Friday, June 25, 2010

Chapter Twenty-One

13,635 words - my longest chapter so far. I think it has turned out pretty well. With this chapter, the first half of my second main plot arc is completed. If I keep a consistent pace, then I should finish in four or five chapters.

But there are still many issues I need to deal with. Again, emotion. Scene 95 was the closest I got to crying in this entire project, but why doesn't it reach up out of the screen and throttle me with everything my characters are feeling? They get hit with a proverbial sledgehammer to the stomach; even if the POV character has some emotion-suppressing issues, she should have a reaction.

I get what I write, but there were at least three lines that I just had to delete because they wouldn't make sense to anyone else. You are your own brand of crazy. Clarity is essential to exporting it to everyone else.

I think I actually did a decent job of pacing it this time. Wow, that never happens to me.  Unfortunately, I'm not sure how I did it.

Lastly, I'm starting to get the sinking feeling that my story is unpublishable. POV changes every scene, the eight distinct plot threads at the start have just multiplied as the story goes along, and all those characters. I myself need an excel spreadsheet just to remember basic information.

Still, even if this won't ever land on an editor's desk, my writing is definitely getting better because of this story. For me, publication isn't the main goal. I'm just here to write.

Thursday, June 24, 2010

Paint Chips

I would take paint chips
From the shelves of Home Depot
And arrange them

By color, worried
at different shades green, for
Seafoam and olive

Should not be neighbors
And what about the colors
Not in the rainbow?

What of brown and black?
Eventually I learned
To group them by their

Numbers, but that made
The paint chips lose their magic.
Strangely, now when I

Go to Home Depot
I touch the paint chips and I
Get a paper cut.


Your eyes are stars, supernovae
But like black holes they pull me in

And implosions happen when I see you
Which is good because explosions

Are messy like finger-paint
And if I were five

I would choose my bluest crayon
To draw your eyes

Except they would be too round
And I would think of Neptune

Discovered by calculations
Existing as speculation before being found

A Roman god, a knockoff Poseidon
But that just isn’t you

Tell me what you mean
Tell me who you are

And, actually, I don’t even know
What kind of blue your eyes are

Blue like ocean under sun or
Blue like blood under skin

Because I keep forgetting
Even when I remember to look

For the black hole swallows even light
And under those bright supernovae

Color doesn’t really matter
Does it, blue-eyes?


Used to have "Paint Chips." That has been moved to its own post.

Tuesday, June 22, 2010


Dear School System,

Summer reading is supposed to encourage a love of literature.  However, taking notes on a book while reading it is a tiresome experience, and greatly detracts from the reading. Also, I am lazy and do not want to do this.


Regarding reading in general: Every since piece of writing advice I get seems to start with, "Read a lot." It is good advice, because reading increases your vocabulary; equally important, only through reading can I find out what works and what doesn't work in writing. Only through reading can I find something to which I must aspire.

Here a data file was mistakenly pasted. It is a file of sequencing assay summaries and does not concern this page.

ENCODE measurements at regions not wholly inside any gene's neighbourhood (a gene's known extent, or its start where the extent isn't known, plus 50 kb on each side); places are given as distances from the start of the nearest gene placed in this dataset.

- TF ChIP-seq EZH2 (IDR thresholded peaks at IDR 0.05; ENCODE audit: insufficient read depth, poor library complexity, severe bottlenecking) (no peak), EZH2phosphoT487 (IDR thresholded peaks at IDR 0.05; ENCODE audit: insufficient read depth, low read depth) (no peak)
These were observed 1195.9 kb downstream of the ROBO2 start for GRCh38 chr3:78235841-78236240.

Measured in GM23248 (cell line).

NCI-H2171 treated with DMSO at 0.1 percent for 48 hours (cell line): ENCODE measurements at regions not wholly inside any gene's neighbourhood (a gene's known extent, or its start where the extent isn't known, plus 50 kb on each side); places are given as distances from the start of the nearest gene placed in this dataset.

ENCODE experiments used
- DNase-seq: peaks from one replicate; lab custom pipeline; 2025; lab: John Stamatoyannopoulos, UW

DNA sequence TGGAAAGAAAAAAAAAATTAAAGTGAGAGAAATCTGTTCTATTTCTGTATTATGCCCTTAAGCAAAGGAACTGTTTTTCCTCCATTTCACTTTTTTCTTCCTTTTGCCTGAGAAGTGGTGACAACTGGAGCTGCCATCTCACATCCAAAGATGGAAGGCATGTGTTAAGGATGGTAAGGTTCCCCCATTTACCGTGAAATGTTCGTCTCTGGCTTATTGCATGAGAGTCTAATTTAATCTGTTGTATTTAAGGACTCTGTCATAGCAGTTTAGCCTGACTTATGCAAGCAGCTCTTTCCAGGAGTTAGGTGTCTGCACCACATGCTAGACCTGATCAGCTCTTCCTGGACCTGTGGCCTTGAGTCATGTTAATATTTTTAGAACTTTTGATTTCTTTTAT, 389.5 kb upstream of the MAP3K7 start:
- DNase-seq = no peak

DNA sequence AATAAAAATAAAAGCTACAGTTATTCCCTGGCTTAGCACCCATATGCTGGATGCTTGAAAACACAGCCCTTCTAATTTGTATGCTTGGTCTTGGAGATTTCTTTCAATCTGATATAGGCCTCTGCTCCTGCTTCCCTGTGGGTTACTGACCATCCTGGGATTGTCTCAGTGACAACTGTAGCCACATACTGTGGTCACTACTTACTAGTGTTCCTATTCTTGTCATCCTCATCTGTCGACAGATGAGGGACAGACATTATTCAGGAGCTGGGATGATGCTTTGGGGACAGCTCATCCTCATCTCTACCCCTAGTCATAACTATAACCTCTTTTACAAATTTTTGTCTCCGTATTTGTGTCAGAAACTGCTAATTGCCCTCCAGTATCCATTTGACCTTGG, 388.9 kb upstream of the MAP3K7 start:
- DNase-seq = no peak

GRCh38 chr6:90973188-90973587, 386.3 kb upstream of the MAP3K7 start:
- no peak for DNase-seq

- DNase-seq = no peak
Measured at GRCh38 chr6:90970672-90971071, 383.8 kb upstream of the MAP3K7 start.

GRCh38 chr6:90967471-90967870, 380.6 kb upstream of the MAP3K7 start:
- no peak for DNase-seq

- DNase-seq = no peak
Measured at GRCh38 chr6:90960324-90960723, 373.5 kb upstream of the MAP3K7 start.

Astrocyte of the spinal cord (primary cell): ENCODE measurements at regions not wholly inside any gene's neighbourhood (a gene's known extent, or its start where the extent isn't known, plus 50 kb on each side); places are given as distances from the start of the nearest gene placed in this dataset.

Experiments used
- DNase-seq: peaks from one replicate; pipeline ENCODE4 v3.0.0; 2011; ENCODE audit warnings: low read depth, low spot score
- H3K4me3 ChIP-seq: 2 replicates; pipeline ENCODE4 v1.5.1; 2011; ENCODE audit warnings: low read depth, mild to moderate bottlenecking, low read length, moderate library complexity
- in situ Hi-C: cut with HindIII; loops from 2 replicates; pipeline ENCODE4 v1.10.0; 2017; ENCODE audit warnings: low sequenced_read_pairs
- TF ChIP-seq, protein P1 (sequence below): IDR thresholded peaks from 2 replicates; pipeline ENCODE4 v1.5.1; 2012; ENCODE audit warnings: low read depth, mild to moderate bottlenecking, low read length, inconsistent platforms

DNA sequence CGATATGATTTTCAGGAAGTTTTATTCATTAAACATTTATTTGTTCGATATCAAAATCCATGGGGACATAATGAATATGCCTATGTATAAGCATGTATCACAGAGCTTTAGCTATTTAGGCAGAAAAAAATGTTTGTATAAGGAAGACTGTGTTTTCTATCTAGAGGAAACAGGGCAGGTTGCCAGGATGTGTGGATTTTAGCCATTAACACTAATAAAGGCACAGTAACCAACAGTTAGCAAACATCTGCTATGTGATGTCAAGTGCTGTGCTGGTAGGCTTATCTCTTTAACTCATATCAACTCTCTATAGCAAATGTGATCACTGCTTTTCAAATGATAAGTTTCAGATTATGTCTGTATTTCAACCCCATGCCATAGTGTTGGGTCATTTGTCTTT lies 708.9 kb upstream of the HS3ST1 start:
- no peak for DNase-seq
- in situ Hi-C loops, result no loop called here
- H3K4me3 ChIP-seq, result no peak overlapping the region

On the other hand, sometimes the books I'm reading steal time away from the book I'm writing. This is especially true because I'm trying to incorporate more nonfiction into my reading diet (nonfiction books take me a lot longer than fiction does). Recently, I finished Collapse, by Jared Diamond. Great book, but a with average print size and fewer than 600 pages a book should not take me week.

Despite the time conflicts, though, my reading and my writing have a symbiotic relationship. Mutualism, you could say. My writing benefits from my reading - that's a given - but, less obviously my reading benefits from my writing. My appetite for nonfiction mostly stems from my writing project, which for convenience I will refer to as the Utopia-project from now on, and nonfiction has led me to some very interesting books.

Virtuous cycle, no?

Tuesday, June 15, 2010

Summer Break

Work on chapter 21 has been going a lot slower than for the other chapters because for about a week I was tied up in a scene that I was trying to force to go one way when it really wanted to go another way. Well, I've learned my lesson: bow to the story.

Rough beginning aside, it has been one of my favorite scenes to write. I can get into the viewpoint character's head pretty easily (he's crazy.  This bodes ill for my own sanity) and after I decided on the more in-character route, the writing came - not easily, but well. It ended up as a rather dark scene and I hope I have done it justice.

Worries: Perhaps 93 and 95 will be too similar.  The flow can get pretty off. Scenes are too self-contained; chapter divisions are mostly arbitrary.

To celebrate: In my current format, I should hit page 300 sometime late this week or early next week. In three chapters or so, I might get to 200,000 words, meaning I'll need to do lots and lots of condensing. But, and I feel like I'm repeating myself, all I need to do for now is just write.